Booting (also known as booting up) is the initial set of operations that a computer system performs when electrical power is switched on. The process begins when a computer that has been turned off is re-energized, and ends when the computer is ready to perform its normal operations. On modern general purpose computers, this can take tens of seconds and typically involves performing power-on self-test, locating and initializing peripheral devices, and then finding, loading and starting an operating system. Many computer systems also allow these operations to be initiated by a software command without cycling power, in what is known as a soft reboot, though some of the initial operations might be skipped on a soft reboot. A boot loader is a computer program that loads the main operating system or runtime environment for the computer after completion of self-tests.
The computer term boot is short for bootstrap or bootstrap load and derives from the phrase to pull oneself up by one’s bootstraps. The usage calls attention to the paradox that a computer cannot run without first loading software but some software must run before any software can be loaded. Early computers used a variety of ad-hoc methods to get a fragment of software into memory to solve this problem. The invention of integrated circuit Read-only memory (ROM) of various types solved the paradox by allowing computers to be shipped with a startup program that could not be erased, but growth in the size of ROM has allowed ever more elaborate start up procedures to be implemented.
There are numerous examples of single and multi-stage boot sequences that begin with the execution of boot program(s) stored in boot ROMs. During the booting process, the binary code of an operating system or runtime environment may be loaded from nonvolatile secondary storage (such as a hard disk drive) into volatile, or random-access memory (RAM) and then executed. Some simpler embedded systems do not require a noticeable boot sequence to begin functioning and may simply run operational programs stored in read-only memory (ROM) when turned on.
The order of booting:
In order for a computer to successfully boot, its BIOS, operating system and hardware components must all be working properly; failure of any one of these three elements will likely result in a failed boot sequence.
When the computer’s power is first turned on, the CPU initializes itself, which is triggered by a series of clock ticks generated by the system clock. Part of the CPU’s initialization is to look to the system’s ROM BIOS for its first instruction in the startup program. The ROM BIOS stores the first instruction, which is the instruction to run the power-on self-test (POST), in a predetermined memory address. POST begins by checking the BIOS chip and then tests CMOS RAM. If the POST does not detect a battery failure, it then continues to initialize the CPU, checking the inventoried hardware devices (such as the video card), secondary storage devices, such as hard drives and floppy drives, ports and other hardware devices, such as the keyboard and mouse, to ensure they are functioning properly.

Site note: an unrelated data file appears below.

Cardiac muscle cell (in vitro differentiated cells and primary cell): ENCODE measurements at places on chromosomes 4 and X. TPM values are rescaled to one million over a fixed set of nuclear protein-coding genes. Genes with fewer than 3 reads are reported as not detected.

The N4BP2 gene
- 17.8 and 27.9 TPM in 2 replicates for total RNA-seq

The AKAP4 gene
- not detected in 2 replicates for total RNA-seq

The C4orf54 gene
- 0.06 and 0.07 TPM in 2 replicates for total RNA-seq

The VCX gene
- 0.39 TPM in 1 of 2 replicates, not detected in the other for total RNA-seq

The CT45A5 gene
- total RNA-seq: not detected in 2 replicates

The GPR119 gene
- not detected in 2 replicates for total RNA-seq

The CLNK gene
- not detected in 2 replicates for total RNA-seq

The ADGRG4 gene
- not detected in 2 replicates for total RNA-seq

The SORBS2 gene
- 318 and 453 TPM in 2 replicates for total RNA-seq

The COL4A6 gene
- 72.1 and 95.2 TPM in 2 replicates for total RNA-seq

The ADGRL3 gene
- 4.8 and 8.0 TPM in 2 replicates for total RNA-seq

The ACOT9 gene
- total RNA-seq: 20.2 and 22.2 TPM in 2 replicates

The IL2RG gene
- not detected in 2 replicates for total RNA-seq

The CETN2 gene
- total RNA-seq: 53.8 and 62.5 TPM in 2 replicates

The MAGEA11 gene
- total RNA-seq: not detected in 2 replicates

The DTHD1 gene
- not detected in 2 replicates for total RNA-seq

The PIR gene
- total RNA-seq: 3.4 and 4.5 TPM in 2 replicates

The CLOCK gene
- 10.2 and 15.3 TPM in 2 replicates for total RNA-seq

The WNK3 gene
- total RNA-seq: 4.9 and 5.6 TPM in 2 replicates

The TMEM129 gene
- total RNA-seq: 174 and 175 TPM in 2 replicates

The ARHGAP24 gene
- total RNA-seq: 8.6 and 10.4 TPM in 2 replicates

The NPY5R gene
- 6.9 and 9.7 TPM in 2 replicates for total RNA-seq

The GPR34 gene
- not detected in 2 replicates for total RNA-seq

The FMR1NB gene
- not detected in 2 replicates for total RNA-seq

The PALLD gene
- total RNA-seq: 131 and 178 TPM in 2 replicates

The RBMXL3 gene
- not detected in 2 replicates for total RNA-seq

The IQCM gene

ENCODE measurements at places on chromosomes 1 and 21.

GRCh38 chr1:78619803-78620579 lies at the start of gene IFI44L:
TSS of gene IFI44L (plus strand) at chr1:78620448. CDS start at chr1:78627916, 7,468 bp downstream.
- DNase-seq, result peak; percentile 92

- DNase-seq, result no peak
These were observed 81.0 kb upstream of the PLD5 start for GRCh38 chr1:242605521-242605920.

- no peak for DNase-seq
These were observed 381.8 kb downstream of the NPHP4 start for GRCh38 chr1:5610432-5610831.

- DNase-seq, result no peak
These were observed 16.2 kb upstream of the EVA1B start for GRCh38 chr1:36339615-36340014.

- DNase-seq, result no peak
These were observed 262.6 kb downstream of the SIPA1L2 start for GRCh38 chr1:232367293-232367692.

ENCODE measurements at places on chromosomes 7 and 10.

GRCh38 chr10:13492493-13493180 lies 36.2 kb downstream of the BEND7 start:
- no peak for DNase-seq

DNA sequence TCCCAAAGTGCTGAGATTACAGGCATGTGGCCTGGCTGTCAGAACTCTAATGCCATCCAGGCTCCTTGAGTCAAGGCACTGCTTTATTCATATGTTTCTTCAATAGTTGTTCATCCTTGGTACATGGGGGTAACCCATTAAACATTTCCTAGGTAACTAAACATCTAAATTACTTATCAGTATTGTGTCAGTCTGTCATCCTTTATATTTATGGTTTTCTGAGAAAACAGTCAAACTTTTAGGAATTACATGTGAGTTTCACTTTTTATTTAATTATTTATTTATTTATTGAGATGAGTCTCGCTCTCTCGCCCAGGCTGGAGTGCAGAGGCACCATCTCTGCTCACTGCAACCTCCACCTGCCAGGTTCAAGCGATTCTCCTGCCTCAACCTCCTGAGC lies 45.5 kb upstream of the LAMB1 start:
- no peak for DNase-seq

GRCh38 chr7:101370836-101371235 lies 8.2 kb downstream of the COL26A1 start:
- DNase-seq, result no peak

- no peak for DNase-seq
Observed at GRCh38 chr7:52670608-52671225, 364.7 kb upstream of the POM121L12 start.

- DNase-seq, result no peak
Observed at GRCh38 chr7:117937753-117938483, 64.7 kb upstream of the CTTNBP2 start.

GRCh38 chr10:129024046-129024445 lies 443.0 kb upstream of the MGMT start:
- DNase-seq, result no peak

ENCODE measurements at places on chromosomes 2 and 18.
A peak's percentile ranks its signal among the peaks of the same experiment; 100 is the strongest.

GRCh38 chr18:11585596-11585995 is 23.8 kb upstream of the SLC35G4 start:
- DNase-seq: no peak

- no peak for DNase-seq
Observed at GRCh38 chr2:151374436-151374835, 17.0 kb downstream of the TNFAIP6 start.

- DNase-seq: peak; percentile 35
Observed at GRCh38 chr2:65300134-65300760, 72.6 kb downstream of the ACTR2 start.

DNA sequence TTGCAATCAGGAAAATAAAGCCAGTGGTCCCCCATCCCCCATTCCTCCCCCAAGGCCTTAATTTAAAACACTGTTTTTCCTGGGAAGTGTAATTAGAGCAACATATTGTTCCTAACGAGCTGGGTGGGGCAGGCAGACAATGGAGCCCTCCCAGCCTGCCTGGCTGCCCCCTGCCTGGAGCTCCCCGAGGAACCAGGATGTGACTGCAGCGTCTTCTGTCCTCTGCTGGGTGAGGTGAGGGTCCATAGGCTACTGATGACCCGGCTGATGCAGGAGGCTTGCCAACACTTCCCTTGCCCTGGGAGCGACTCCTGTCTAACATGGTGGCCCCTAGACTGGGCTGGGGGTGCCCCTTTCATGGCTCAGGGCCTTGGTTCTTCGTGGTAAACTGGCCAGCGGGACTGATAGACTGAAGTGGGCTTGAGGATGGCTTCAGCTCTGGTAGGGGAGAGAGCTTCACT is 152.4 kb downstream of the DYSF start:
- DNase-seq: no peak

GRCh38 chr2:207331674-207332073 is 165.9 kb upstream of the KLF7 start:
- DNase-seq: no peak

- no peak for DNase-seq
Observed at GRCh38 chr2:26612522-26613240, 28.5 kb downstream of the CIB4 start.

Once the POST has determined that all components are functioning properly and the CPU has successfully initialized, the BIOS looks for an OS to load.
The BIOS typically looks to the CMOS chip to tell it where to find the OS, and in most PCs, the OS loads from the C drive on the hard drive even though the BIOS has the capability to load the OS from a floppy disk, CD or ZIP drive. The order of drives that the CMOS looks to in order to locate the OS is called the boot sequence, which can be changed by altering the CMOS setup. Looking to the appropriate boot drive, the BIOS will first encounter the boot record, which tells it where to find the beginning of the OS and the subsequent program file that will initialize the OS.
Once the OS initializes, the BIOS copies its files into memory and the OS basically takes over control of the boot process. Now in control, the OS performs another inventory of the system’s memory and memory availability (which the BIOS already checked) and loads the device drivers that it needs to control the peripheral devices, such as a printer, scanner, optical drive, mouse and keyboard. This is the final stage in the boot process, after which the user can access the system’s applications to perform tasks.
To diagnose and correct a startup problem, you need to understand what occurs during startup. Figure below provides a high-level overview of the different paths startup can take.
The normal startup sequence for Windows 10 is:
(i) Power-on self test (POST) phase.
(ii) Initial startup phase.
(iii) Windows Boot Manager phase.
(iv) Windows Boot Loader phase.
(v) Kernel loading phase.
(vi) Logon phase.
This sequence will vary if the computer is resuming from hibernation or if a non-Windows 7 option is selected during the Windows Boot Manager phase.